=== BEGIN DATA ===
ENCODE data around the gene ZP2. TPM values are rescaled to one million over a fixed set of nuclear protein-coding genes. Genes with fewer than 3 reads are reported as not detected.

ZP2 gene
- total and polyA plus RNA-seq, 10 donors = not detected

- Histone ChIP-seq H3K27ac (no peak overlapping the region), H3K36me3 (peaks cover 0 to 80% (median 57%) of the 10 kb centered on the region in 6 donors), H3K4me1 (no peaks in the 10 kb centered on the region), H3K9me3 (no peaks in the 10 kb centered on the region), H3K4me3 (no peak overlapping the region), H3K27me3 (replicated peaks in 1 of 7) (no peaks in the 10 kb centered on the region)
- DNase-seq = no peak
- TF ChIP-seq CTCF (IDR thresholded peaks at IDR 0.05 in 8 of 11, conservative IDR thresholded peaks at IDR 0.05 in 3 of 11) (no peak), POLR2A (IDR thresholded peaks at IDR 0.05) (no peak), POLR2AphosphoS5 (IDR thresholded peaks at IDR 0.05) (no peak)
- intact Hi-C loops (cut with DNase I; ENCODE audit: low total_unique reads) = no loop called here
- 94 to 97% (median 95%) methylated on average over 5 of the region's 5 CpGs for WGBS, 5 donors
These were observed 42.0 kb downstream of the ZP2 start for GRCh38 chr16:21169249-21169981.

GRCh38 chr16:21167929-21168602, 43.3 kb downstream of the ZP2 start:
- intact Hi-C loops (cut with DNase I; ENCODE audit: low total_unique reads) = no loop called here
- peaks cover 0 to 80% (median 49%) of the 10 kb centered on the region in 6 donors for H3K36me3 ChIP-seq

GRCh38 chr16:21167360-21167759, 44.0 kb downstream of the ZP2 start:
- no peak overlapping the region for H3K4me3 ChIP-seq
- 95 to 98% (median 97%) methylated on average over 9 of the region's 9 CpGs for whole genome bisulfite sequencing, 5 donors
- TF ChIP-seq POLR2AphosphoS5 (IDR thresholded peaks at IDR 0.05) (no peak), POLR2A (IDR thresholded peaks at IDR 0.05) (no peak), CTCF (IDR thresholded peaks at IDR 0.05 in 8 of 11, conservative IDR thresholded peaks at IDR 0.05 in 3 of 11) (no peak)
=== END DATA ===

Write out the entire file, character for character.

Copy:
ENCODE data around the gene ZP2. TPM values are rescaled to one million over a fixed set of nuclear protein-coding genes. Genes with fewer than 3 reads are reported as not detected.

ZP2 gene
- total and polyA plus RNA-seq, 10 donors = not detected

- Histone ChIP-seq H3K27ac (no peak overlapping the region), H3K36me3 (peaks cover 0 to 80% (median 57%) of the 10 kb centered on the region in 6 donors), H3K4me1 (no peaks in the 10 kb centered on the region), H3K9me3 (no peaks in the 10 kb centered on the region), H3K4me3 (no peak overlapping the region), H3K27me3 (replicated peaks in 1 of 7) (no peaks in the 10 kb centered on the region)
- DNase-seq = no peak
- TF ChIP-seq CTCF (IDR thresholded peaks at IDR 0.05 in 8 of 11, conservative IDR thresholded peaks at IDR 0.05 in 3 of 11) (no peak), POLR2A (IDR thresholded peaks at IDR 0.05) (no peak), POLR2AphosphoS5 (IDR thresholded peaks at IDR 0.05) (no peak)
- intact Hi-C loops (cut with DNase I; ENCODE audit: low total_unique reads) = no loop called here
- 94 to 97% (median 95%) methylated on average over 5 of the region's 5 CpGs for WGBS, 5 donors
These were observed 42.0 kb downstream of the ZP2 start for GRCh38 chr16:21169249-21169981.

GRCh38 chr16:21167929-21168602, 43.3 kb downstream of the ZP2 start:
- intact Hi-C loops (cut with DNase I; ENCODE audit: low total_unique reads) = no loop called here
- peaks cover 0 to 80% (median 49%) of the 10 kb centered on the region in 6 donors for H3K36me3 ChIP-seq

GRCh38 chr16:21167360-21167759, 44.0 kb downstream of the ZP2 start:
- no peak overlapping the region for H3K4me3 ChIP-seq
- 95 to 98% (median 97%) methylated on average over 9 of the region's 9 CpGs for whole genome bisulfite sequencing, 5 donors
- TF ChIP-seq POLR2AphosphoS5 (IDR thresholded peaks at IDR 0.05) (no peak), POLR2A (IDR thresholded peaks at IDR 0.05) (no peak), CTCF (IDR thresholded peaks at IDR 0.05 in 8 of 11, conservative IDR thresholded peaks at IDR 0.05 in 3 of 11) (no peak)